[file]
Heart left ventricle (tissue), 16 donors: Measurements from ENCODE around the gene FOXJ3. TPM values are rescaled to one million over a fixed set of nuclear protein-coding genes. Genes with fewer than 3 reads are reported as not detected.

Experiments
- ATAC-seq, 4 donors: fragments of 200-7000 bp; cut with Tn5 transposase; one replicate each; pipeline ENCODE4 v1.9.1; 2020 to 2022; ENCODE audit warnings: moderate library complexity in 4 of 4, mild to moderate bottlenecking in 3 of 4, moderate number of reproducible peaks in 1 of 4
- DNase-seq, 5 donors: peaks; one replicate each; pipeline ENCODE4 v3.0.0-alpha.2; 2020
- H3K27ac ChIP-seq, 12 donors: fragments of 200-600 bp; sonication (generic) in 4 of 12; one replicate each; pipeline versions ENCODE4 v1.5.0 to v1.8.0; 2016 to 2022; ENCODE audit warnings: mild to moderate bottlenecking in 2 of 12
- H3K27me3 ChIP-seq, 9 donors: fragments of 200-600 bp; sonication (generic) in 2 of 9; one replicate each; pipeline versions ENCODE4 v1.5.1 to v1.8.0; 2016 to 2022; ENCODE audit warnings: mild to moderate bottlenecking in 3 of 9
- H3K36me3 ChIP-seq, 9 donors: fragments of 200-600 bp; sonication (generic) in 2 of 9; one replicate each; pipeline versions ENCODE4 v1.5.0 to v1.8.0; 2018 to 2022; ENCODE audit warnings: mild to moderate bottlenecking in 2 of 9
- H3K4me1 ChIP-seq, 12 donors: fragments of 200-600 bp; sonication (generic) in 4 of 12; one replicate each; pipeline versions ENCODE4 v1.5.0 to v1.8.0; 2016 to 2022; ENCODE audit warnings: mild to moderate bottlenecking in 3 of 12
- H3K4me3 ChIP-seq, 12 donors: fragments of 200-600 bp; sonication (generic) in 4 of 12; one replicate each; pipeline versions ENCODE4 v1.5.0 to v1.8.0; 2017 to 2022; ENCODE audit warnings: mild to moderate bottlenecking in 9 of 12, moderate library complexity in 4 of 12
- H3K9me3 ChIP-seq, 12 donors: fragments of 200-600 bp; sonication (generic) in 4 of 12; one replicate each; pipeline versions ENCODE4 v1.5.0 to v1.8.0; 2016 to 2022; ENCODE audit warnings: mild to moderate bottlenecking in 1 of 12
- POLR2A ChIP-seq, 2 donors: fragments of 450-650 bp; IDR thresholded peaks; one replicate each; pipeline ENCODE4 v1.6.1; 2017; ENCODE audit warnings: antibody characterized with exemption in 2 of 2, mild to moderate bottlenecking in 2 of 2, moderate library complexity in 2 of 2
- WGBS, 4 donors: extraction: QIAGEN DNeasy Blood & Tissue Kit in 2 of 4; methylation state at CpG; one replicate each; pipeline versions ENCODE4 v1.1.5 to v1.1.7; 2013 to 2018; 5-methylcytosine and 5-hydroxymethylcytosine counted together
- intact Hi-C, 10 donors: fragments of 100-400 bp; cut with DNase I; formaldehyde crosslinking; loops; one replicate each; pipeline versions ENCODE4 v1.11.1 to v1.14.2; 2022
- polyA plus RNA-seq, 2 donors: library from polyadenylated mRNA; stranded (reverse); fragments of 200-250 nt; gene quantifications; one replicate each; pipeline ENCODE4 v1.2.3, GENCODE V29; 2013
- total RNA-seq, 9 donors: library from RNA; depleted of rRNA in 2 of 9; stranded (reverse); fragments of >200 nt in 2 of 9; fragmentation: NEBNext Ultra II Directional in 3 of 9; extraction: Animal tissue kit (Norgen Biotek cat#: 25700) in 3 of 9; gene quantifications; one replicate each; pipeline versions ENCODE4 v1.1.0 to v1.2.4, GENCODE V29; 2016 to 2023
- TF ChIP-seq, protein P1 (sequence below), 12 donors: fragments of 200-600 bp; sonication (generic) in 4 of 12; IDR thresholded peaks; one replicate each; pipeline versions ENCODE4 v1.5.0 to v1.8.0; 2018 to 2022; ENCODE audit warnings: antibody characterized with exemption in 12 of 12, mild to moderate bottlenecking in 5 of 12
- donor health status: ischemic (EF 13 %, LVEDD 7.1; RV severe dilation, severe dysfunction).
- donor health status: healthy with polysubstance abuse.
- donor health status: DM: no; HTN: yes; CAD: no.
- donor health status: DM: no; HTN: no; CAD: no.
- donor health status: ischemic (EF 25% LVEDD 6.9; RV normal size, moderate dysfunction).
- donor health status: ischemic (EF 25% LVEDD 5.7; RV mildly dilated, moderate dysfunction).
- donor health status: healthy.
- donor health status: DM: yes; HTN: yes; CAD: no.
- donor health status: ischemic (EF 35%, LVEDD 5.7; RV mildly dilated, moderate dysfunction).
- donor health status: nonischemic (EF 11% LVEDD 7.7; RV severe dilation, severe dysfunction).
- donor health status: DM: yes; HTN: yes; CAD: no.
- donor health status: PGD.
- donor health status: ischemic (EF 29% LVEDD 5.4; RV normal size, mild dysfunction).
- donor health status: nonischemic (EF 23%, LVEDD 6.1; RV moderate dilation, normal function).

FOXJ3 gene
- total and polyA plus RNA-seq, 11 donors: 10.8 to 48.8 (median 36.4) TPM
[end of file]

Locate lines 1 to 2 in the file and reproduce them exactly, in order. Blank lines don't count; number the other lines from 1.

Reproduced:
Heart left ventricle (tissue), 16 donors: Measurements from ENCODE around the gene FOXJ3. TPM values are rescaled to one million over a fixed set of nuclear protein-coding genes. Genes with fewer than 3 reads are reported as not detected.

Experiments